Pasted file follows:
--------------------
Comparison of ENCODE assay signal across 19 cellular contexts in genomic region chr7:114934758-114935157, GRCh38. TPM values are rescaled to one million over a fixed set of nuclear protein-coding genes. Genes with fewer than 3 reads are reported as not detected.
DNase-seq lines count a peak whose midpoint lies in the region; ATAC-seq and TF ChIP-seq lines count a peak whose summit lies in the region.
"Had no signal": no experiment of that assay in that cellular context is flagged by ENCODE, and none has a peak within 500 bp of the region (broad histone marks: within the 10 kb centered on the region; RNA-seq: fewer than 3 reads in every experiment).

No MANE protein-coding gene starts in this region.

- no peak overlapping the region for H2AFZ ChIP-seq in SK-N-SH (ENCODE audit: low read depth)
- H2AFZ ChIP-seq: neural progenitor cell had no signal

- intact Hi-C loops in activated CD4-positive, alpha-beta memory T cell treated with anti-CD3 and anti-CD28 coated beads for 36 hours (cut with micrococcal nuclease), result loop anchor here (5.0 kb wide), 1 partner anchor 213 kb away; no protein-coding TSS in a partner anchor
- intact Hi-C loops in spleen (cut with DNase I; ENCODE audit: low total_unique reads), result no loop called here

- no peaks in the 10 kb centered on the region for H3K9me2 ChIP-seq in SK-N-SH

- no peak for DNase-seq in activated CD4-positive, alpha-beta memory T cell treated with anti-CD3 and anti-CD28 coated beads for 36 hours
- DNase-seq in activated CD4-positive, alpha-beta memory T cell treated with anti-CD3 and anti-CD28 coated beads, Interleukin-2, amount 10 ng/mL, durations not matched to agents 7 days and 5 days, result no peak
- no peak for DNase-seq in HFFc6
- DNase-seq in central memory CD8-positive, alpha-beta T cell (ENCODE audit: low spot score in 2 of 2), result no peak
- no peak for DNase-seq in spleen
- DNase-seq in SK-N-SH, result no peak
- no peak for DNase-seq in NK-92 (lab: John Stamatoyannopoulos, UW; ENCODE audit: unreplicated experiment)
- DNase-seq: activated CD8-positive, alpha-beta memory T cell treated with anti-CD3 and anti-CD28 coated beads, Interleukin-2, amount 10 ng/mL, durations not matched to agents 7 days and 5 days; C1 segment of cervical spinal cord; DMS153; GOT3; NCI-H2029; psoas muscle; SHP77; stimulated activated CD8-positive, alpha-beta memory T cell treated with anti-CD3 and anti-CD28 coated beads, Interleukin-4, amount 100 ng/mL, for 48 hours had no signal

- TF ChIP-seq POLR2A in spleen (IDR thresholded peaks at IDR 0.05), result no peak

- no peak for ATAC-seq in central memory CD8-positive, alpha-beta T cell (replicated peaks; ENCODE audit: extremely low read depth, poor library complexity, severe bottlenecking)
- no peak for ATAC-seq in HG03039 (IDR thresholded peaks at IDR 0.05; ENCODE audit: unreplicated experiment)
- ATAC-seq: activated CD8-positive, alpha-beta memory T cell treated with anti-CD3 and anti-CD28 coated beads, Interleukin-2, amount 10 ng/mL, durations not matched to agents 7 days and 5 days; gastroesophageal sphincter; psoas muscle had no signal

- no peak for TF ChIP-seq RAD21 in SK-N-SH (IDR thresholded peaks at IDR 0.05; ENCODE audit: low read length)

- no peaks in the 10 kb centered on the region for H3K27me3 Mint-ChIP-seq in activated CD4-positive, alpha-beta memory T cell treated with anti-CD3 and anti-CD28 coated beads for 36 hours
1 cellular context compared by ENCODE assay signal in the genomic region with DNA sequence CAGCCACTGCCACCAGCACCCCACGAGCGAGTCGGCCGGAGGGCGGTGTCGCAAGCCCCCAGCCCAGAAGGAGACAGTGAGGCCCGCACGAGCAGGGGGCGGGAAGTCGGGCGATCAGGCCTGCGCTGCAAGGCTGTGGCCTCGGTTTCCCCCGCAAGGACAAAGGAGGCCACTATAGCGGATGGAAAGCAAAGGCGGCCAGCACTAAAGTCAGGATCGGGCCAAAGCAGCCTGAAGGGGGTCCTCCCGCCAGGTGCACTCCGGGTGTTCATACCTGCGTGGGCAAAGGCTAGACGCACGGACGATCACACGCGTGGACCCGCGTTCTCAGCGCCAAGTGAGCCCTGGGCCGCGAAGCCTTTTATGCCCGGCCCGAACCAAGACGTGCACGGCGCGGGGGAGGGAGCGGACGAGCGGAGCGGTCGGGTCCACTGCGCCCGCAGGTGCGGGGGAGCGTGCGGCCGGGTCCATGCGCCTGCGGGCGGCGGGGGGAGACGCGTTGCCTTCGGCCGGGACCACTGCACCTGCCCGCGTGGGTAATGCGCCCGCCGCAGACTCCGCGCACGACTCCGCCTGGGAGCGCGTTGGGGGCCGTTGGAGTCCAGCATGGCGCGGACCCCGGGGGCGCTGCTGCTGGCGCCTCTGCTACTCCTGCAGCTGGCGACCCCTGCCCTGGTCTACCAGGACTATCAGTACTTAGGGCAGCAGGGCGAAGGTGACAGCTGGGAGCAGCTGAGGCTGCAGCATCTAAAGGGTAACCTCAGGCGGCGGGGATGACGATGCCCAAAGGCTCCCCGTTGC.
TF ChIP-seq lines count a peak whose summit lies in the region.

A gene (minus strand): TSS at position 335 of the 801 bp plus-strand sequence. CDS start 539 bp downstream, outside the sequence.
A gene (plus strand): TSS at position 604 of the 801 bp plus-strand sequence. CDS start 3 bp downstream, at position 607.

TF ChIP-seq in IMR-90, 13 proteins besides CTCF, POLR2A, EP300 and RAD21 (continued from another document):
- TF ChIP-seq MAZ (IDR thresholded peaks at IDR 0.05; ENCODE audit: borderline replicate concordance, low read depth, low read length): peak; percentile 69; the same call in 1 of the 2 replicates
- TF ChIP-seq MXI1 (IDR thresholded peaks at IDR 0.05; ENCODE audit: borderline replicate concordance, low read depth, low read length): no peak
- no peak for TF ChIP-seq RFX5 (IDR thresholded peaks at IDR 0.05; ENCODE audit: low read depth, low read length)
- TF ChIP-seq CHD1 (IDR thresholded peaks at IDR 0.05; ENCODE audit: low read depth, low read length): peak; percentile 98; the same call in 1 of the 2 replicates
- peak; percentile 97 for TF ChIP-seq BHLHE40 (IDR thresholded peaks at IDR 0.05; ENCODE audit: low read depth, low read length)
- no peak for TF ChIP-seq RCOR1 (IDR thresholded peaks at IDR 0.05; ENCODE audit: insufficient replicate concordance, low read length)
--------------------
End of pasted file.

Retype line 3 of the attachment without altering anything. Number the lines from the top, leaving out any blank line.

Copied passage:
"Had no signal": no experiment of that assay in that cellular context is flagged by ENCODE, and none has a peak within 500 bp of the region (broad histone marks: within the 10 kb centered on the region; RNA-seq: fewer than 3 reads in every experiment).